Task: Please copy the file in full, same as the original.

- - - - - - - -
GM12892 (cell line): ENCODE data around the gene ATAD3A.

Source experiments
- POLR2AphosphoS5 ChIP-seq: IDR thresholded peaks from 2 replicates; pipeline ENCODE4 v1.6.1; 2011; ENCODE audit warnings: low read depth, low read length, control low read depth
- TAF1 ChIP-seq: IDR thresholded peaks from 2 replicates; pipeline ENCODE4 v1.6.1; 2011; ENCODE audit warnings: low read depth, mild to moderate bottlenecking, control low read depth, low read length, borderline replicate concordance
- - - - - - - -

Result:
GM12892 (cell line): ENCODE data around the gene ATAD3A.

Source experiments
- POLR2AphosphoS5 ChIP-seq: IDR thresholded peaks from 2 replicates; pipeline ENCODE4 v1.6.1; 2011; ENCODE audit warnings: low read depth, low read length, control low read depth
- TAF1 ChIP-seq: IDR thresholded peaks from 2 replicates; pipeline ENCODE4 v1.6.1; 2011; ENCODE audit warnings: low read depth, mild to moderate bottlenecking, control low read depth, low read length, borderline replicate concordance